Following conference, the messages of the prophets must continue to be utilized in our families. For example, notes taken in conference can be reviewed in family home evening. In one family, each member has his own copy of the Ensign with the conference talks. With different color markers, they underline special exhortations and promises. Videotapes of each session are checked out from the stake library, and talks by the First Presidency and Quorum of the Twelve Apostles are specifically reviewed. On one occasion, as the father paused the videotape at each specific counsel given, one of the teenage sons commented, “Dad, I bet we are the only family in the Church that watches the conference talks with the TV remote control on active alert.” I pray they are not.
As we show our children our personal commitment to listen to and act upon the messages of the prophets, their faith grows in these servants of God. One father was sitting with his family in the stake center watching the April 1986 Saturday afternoon session of general conference. Elder L. Tom Perry of the Quorum of the Twelve Apostles, speaking of the blessings of giving fast offerings, quoted President Marion G. Romney: “I am a firm believer that you cannot give to the Church and to the building up of the kingdom of God and be any poorer financially. … If the members of the Church would double their fast-offering contributions, the spirituality in the Church would double. We need to keep that in mind and be liberal in our contributions” (Ensign, May 1986, p. 32).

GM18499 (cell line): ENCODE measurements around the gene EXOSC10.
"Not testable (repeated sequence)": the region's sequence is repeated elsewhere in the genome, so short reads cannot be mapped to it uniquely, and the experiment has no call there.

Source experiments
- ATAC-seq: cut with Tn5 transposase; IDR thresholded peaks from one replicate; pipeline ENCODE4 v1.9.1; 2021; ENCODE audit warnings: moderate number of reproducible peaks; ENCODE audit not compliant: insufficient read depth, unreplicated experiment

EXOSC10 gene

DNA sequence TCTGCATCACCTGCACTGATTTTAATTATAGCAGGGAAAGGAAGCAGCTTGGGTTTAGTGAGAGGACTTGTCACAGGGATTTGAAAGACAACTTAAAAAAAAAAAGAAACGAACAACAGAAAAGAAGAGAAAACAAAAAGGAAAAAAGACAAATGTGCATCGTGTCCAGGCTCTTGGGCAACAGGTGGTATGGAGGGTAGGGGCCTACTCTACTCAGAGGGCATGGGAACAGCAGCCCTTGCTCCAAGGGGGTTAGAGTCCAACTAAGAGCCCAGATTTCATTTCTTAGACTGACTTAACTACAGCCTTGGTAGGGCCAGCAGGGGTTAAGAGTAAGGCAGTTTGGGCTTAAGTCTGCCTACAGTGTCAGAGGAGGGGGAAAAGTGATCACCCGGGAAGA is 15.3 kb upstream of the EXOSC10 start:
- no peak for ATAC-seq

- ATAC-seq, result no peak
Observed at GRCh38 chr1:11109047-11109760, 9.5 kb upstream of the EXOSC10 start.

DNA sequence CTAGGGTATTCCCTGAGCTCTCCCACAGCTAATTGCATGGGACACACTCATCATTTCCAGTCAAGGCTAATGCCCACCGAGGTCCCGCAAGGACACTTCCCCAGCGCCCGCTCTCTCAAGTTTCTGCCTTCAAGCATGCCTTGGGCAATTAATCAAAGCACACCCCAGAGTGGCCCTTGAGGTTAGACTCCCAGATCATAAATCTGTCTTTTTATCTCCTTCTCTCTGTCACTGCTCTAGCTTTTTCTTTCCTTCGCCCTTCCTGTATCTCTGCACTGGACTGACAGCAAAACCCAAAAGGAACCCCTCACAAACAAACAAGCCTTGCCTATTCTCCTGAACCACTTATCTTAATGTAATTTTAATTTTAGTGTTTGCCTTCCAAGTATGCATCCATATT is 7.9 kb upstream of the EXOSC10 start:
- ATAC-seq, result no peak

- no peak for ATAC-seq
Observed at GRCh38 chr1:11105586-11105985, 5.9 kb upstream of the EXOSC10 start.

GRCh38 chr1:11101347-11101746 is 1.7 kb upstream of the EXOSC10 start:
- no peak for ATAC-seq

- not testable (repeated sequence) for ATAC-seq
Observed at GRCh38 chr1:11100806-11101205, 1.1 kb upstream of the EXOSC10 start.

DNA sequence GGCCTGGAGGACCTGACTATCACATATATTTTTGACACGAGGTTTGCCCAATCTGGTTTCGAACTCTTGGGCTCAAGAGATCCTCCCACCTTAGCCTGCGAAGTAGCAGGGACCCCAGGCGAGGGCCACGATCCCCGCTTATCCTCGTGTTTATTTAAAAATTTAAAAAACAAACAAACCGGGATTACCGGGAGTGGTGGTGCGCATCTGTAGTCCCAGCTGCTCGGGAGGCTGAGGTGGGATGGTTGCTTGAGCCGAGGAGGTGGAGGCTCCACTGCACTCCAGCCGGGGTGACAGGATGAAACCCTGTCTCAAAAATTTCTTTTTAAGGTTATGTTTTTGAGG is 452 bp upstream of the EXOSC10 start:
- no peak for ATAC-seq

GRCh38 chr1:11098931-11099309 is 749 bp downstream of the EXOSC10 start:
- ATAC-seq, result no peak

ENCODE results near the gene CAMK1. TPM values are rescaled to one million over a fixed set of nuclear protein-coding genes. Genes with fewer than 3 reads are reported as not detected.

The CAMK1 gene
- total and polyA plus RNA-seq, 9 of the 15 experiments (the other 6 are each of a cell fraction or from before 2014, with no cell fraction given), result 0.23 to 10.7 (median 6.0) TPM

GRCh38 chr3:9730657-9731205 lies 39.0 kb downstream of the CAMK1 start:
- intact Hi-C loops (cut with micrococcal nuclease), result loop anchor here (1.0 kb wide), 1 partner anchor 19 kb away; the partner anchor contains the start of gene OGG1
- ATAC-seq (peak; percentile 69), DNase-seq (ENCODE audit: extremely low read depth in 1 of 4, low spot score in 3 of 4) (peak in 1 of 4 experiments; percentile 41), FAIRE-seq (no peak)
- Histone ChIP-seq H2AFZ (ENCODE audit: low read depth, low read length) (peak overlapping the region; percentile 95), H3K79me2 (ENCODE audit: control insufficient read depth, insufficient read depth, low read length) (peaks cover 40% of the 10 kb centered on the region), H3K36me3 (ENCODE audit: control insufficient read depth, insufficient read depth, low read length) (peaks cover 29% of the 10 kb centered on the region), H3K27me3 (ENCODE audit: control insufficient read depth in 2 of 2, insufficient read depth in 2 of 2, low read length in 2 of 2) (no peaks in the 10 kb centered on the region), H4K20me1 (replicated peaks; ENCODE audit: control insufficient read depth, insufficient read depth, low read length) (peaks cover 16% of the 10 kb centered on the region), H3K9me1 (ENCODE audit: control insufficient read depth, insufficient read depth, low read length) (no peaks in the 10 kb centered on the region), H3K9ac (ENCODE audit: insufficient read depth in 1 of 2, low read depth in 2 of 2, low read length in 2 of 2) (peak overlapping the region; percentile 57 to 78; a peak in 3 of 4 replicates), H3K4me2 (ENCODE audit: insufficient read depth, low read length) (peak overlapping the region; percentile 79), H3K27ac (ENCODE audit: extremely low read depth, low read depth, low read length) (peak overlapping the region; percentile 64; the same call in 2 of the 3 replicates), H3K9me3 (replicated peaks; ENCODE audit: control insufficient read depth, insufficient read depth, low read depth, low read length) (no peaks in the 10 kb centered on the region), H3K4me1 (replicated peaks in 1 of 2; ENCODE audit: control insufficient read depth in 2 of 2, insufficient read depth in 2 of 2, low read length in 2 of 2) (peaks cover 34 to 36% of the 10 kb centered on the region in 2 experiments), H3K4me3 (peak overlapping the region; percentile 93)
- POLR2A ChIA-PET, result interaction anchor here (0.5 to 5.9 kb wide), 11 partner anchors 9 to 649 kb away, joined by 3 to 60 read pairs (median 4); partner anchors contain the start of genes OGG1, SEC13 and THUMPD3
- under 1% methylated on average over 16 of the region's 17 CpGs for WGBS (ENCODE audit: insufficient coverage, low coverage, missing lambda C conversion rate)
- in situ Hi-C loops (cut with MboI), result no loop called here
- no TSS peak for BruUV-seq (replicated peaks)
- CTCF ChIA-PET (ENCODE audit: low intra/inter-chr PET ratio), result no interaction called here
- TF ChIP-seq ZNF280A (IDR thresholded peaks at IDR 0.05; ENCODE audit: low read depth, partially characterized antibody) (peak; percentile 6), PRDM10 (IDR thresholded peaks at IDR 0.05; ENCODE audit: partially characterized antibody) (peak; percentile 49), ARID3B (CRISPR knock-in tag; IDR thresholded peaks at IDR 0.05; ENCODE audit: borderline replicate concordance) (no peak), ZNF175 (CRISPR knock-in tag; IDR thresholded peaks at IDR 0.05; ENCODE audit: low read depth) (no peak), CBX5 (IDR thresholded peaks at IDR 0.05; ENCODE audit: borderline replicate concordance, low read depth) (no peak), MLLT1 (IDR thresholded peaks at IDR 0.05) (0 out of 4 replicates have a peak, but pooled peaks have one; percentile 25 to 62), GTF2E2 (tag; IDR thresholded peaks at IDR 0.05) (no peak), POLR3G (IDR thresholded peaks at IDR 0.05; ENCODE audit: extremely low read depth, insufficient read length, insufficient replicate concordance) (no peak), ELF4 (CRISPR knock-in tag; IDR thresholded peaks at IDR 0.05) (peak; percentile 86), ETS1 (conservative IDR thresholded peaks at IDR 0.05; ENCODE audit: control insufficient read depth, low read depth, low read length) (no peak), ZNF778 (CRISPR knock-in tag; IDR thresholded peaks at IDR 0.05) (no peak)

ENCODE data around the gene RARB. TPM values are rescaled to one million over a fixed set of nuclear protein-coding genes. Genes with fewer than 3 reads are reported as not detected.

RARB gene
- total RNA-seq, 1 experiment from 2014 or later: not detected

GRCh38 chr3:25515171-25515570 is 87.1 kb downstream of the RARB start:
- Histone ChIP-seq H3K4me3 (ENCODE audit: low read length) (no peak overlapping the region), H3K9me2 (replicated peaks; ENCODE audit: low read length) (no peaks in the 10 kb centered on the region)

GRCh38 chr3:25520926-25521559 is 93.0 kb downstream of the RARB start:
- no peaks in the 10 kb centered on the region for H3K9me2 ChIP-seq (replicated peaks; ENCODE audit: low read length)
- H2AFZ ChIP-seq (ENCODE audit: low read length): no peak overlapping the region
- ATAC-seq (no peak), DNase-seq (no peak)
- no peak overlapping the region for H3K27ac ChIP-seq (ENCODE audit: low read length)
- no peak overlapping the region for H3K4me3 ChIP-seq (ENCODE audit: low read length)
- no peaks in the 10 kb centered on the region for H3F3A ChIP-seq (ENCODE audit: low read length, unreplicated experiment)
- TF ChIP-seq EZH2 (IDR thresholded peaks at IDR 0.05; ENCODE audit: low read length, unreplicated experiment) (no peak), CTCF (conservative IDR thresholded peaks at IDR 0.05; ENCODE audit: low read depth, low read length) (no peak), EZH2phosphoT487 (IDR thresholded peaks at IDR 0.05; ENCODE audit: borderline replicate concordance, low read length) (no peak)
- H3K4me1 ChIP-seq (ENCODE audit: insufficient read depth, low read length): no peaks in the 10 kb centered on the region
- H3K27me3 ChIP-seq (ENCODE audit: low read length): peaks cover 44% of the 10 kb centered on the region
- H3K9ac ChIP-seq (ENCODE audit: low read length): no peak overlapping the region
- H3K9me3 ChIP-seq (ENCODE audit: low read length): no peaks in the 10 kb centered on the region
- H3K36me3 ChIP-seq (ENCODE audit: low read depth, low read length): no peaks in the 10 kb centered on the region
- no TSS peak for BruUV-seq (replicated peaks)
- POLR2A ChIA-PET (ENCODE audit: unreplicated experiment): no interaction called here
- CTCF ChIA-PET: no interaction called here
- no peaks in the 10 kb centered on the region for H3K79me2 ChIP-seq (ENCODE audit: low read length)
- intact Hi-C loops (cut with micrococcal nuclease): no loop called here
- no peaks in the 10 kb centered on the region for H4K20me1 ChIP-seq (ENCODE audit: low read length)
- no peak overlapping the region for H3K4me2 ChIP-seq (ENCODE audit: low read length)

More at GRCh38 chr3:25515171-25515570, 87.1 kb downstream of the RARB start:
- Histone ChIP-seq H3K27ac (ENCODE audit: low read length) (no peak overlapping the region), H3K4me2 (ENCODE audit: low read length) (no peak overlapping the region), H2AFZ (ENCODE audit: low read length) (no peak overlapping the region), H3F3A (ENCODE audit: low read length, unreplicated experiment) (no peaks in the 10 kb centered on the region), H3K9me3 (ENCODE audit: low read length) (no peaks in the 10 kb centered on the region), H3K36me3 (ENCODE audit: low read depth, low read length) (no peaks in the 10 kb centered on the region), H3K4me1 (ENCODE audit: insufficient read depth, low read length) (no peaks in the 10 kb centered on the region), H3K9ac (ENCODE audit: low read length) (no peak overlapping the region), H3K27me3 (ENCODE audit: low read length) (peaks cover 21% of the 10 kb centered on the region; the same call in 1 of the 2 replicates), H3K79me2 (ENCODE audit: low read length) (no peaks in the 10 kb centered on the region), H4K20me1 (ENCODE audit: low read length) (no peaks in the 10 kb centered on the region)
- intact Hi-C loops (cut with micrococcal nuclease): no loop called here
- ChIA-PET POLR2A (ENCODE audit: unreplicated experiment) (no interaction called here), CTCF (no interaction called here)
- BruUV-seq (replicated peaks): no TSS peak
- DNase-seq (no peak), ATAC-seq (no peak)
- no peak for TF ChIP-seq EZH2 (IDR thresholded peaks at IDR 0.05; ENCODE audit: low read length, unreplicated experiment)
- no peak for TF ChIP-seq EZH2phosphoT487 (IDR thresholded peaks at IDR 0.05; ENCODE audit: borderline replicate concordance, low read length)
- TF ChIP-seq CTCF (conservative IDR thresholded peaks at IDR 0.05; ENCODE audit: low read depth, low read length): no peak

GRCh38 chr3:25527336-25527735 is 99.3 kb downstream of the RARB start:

The words went straight to the father’s heart. He had heard the quote before, but this time the impact on him was much greater. He determined to act immediately. He wrote a check and mailed it to the bishop. He explained his actions to his family, noting the powerful spiritual feelings he had experienced.
The following week brought an unexpected but positive change in a business investment. The father sensed that the material and subsequent spiritual blessings came because of acting on the impressions felt during the Apostle’s message. The family rejoiced together, and the children’s faith in the words of the prophets increased.
While studying the conference talks of October 1991, a family read an interesting admonition and promise from another living prophet, Elder Boyd K. Packer of the Quorum of the Twelve Apostles. He spoke of reverence and music and revelation. He said: “When we step into the chapel, we must—each of us must—watch ourselves lest we be guilty of intruding when someone is struggling to feel delicate spiritual communications. … We should sing the songs of Zion—they are an essential part of our worship. We must not neglect the hymns nor the exalted anthems of the Restoration. Read the First Presidency’s introduction in the hymnbook” (Ensign, Nov. 1991, p. 22).